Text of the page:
The console uses all Langevin pots and passive graphic equalizers. It's only three channels and everything is interconnected by patch cords, which I thought was a good idea, that's what we had at the Seattle Center in the Opera House and the Arena also.
What made Kearney's Place so special? What was significant about it?
The console sounds very good. It has those Langevin pre-amps, which are push-pull from the input to the output. It's two channels in parallel on every pre-amp; they are very quiet and sound really good. They hardly overload, but if you do overload them they smoothly overload; they don't sound bad when you do that. The line amps were also Langevin and a very good design. I thought they were quite a bit better than the Altec designs at that time. I think the electronics in there were good. For tape recorders he had Ampex 351-2[track] and he also bought a 3-track Ampex MR70, a half-inch machine. He didn't use that very much because nobody wanted 3-track. Kearney still has that machine at his present studio and he converted it to 4-track, and he took out that 3-track head assembly, which is still almost brand new.
What about the room?
We had to use the room as the size that it was. It was fairly decent sized [750-800 square feet]. We built a control room adjacent to it, not very deep but it was wide; space was limited. It sounded all right. We put some fiberglass on the walls at various locations to get rid of echoes and stuff. The cement slab went from his studio to the neighbor to the south who had a woodworking shop and all of his tools sitting on the concrete floor. His machinery would transmit vibration though the floor and into Kearney's studio. We built another wall right across in front of the existing wall, and isolated that. Kearney finally got the neighbor to put cork pads under his equipment to lower the vibration from them.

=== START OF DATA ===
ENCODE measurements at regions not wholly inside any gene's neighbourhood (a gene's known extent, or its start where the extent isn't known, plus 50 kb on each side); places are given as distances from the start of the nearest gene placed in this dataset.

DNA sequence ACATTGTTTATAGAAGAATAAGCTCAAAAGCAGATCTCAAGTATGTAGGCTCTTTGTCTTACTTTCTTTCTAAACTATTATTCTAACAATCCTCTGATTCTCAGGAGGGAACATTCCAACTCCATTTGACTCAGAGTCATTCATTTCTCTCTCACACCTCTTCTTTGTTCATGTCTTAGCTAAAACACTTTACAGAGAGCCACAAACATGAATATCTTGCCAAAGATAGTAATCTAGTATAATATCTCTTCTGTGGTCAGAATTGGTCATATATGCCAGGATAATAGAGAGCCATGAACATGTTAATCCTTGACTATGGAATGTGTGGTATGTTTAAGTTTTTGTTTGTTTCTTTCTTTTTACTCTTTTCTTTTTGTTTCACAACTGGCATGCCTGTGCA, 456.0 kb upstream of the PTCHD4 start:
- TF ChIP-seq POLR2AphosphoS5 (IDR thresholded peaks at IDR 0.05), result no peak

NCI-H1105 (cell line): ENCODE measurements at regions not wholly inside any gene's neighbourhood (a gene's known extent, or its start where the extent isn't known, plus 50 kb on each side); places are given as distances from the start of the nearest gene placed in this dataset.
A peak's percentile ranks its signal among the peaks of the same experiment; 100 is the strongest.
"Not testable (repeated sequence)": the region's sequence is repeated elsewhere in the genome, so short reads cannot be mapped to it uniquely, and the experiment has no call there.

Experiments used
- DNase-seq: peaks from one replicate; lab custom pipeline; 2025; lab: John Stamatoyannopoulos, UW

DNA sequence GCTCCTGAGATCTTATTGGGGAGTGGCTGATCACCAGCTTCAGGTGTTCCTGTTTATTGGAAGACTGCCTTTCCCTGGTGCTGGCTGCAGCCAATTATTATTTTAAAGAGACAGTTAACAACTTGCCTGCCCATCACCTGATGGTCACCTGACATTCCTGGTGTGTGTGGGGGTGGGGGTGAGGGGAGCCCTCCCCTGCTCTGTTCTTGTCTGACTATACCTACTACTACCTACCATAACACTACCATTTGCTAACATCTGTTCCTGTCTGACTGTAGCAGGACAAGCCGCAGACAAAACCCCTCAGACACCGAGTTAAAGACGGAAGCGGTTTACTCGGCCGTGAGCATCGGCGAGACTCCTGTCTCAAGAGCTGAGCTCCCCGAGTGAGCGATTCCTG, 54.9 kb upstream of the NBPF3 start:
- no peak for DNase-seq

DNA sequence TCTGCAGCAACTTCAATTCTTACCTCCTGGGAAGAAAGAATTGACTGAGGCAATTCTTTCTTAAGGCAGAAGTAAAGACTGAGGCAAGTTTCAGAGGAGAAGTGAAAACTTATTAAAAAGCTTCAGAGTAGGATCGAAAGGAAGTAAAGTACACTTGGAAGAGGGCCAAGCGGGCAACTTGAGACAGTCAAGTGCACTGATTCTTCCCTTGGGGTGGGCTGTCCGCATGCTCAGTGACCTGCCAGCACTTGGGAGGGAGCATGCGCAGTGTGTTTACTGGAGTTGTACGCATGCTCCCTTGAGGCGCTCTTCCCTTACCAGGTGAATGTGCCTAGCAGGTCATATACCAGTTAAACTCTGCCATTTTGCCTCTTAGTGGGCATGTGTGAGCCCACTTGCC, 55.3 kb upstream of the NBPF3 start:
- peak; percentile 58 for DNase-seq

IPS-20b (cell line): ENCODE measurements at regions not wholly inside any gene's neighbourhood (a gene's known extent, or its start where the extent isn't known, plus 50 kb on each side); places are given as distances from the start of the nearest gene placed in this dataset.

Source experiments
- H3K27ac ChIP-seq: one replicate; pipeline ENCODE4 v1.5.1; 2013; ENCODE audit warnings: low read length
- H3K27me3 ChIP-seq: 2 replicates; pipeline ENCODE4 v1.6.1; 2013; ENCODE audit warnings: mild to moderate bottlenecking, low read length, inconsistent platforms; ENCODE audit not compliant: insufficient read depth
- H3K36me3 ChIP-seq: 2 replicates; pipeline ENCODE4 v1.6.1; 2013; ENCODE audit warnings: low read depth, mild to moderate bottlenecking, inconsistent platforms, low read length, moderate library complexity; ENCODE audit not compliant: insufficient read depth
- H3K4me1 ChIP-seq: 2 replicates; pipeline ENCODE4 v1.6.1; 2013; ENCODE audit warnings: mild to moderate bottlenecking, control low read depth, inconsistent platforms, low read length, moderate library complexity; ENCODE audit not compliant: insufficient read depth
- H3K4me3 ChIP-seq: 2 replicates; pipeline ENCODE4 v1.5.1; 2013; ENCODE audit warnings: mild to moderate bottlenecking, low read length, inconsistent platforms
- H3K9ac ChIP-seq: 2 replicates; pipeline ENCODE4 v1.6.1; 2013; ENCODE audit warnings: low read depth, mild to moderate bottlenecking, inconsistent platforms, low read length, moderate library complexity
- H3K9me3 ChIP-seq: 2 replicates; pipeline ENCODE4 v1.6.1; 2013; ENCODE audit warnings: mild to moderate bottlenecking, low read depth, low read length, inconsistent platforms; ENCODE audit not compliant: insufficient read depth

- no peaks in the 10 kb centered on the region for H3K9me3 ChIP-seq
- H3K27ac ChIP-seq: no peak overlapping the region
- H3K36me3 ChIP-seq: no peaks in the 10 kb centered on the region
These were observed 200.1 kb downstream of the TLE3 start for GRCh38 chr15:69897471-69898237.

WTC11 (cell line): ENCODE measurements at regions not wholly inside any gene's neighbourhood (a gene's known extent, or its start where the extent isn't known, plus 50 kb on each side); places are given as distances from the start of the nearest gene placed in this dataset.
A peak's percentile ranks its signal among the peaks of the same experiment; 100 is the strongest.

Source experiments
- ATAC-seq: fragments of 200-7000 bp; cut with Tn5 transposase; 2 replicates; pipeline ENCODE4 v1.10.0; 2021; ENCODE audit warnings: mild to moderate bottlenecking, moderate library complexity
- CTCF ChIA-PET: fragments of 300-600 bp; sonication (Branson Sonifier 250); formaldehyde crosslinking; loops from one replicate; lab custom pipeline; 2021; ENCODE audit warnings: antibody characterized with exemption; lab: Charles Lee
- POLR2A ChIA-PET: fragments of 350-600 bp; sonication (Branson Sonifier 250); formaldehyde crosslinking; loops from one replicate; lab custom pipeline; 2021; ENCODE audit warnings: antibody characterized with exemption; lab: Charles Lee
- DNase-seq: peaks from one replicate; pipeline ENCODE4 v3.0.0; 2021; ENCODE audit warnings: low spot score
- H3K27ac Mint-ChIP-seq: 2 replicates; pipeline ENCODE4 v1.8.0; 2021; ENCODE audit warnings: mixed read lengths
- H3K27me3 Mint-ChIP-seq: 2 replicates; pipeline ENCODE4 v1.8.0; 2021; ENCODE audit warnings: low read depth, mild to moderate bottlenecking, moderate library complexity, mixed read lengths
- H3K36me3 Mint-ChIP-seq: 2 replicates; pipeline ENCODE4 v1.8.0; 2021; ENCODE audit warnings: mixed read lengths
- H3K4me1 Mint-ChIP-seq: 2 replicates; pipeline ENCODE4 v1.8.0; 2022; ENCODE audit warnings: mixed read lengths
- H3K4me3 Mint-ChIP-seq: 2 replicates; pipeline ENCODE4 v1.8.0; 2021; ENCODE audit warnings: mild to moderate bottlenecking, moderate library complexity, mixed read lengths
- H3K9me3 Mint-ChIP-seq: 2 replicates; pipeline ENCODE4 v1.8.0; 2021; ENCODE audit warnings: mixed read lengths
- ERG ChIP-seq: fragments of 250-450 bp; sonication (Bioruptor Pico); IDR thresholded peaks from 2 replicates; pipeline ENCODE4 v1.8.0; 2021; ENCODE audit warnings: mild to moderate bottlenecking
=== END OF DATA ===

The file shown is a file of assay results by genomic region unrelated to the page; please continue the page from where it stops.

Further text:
Were there any other obstacles that needed to be overcome?
The place was not very sound proof. Aircraft noise was a problem. Once in a while a loud airplane could be heard in the studio.
Kearney used [Altec] A-7's for monitors in there, three of them. I thought they sounded awful, but he was used to them.